A History of the County of Oxford: Volume 12, Wootton Hundred (South) Including Woodstock. Originally published by Victoria County History, London, 1990.
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A reference of 1270 to the fields of Wilcote (fn. 44) suggests that the parish was an independent agrarian unit, and the division of a small freeholding in the early 17th century between two fields may reflect an earlier, conventional, system of rotation. One field lay in the north half of the parish, the other in the south. The former bore the collective name Wilcote fields, and presumably comprised several fields once grouped together for rotation purposes; 2 a. of the freehold lay in one piece there but seem to have been open field land. In the southern field, Parson's field, the freehold was divided into nine parcels scattered among the furlongs. (fn. 45) An instruction of 1593 that land was to be ploughed and sown 'according to the use of the fields' (fn. 46) implies that there was still common management, as does a mention of rights of common in 1601. (fn. 47) Some inclosure had taken place by the mid 16th century, and the process was still under way in the early 17th, (fn. 48) although it is likely to have been completed shortly after: a freehold estate of 14 a. lay in 1622 entirely in a compact block in the north end of the parish, in the fields later known as Mitchell's and Mitchell's close. (fn. 49) Wilcote's fields were described in 1759 as 'old inclosures'. (fn. 50)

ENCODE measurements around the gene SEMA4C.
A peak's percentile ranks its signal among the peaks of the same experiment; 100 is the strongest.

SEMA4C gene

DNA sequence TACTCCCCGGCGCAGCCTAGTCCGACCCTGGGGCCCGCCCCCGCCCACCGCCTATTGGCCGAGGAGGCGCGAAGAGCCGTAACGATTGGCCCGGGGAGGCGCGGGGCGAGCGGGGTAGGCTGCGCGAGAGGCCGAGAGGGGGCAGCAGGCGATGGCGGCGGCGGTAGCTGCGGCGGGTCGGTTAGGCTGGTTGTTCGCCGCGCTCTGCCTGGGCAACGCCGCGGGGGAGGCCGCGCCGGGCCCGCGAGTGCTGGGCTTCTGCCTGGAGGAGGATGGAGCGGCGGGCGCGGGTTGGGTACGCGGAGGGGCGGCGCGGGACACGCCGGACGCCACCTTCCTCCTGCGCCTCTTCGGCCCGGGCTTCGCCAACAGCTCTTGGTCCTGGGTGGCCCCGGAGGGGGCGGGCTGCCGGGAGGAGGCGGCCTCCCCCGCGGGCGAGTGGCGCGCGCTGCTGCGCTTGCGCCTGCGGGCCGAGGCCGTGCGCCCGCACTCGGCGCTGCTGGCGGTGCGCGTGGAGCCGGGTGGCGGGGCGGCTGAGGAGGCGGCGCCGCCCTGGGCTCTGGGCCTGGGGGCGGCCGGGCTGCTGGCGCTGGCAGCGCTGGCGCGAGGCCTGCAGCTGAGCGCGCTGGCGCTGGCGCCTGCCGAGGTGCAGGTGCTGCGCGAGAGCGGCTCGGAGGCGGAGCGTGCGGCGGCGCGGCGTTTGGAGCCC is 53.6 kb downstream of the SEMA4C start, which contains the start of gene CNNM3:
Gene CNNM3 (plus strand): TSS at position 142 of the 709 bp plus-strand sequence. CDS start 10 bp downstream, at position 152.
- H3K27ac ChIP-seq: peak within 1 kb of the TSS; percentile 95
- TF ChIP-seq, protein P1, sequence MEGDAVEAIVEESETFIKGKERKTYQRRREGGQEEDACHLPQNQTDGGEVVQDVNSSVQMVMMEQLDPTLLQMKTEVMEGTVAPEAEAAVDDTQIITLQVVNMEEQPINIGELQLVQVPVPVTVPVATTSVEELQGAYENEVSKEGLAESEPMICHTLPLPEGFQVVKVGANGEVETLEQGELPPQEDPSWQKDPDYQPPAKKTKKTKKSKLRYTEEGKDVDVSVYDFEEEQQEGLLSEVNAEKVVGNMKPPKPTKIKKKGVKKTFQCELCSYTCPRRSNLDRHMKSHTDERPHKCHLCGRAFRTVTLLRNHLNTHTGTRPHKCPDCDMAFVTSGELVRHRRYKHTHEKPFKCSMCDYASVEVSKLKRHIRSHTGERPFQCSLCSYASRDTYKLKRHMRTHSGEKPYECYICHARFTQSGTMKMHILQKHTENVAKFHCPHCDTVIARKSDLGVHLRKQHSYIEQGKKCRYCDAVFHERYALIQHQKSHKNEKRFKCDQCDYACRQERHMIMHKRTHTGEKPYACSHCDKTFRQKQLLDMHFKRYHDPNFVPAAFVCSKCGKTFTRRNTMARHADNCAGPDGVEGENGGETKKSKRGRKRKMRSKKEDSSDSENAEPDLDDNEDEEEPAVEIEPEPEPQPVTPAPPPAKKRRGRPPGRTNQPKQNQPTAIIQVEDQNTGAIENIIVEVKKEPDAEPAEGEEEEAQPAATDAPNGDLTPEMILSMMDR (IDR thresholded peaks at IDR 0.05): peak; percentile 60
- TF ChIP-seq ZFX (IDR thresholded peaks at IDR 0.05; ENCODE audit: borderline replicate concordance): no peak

Woodland in 1086 measured 4 by 1 furlong, (fn. 51) and probably lay then, as later, mainly in the centre and north. (fn. 52) A new assart recorded in 1270 seems to have adjoined the boundary with Ramsden, and, since it lay 'in the fields of Wilcote', it may indicate the period in which Wilcote's arable fields reached their greatest extent. (fn. 53) Assarts recorded at about that time were small, and the bulk of clearance may already have taken place. (fn. 54) Woodland provided Wilcote people, sometimes illegally, with fuel, food, and pasture, (fn. 55) both for subsistence and for sale, as, presumably, in the case of the Wilcote man who was in 1246 arrested near Oxford with an oak. (fn. 56) An unspecified, but possibly extensive, amount of timber was felled in the 1640s, first to relieve the financial crisis of Thomas Pope, earl of Downe, and then by order of the Country Committee, which was accused of laying waste the timber on the Pope estates in the area. (fn. 57) A small freehold, possibly that mentioned above with arable in Parson's field, was in 1685 stripped of as many as 300 oaks and elms. (fn. 58) Wilcote's woodland was not, however, permanently cleared. In the later 18th century it comprised at least 50 a., managed as coppices, the underwood cut on a short average rotation of c. 10 years. (fn. 59) In 1850 there were c. 70 a. of woodland in the parish, and two field names, Great Old Grove Leys (19 a.) and Little Old Grove Leys (12 a.), suggested former woodland. (fn. 60) By 1876 another wood, Little Ash Grove (c. 7 a.), east of Holly Grove, had been cleared for pasture. (fn. 61) During the First World War much of Holly Grove was cut down to provide fuel (fn. 62) but was then replanted; Coneygar Copse, which was not affected, retains much older trees. In 1987 there were c. 60 a. of woodland in the parish, and coppicing had been reintroduced with government assistance through the Manpower Services Commission and privately on the manor farm. (fn. 63).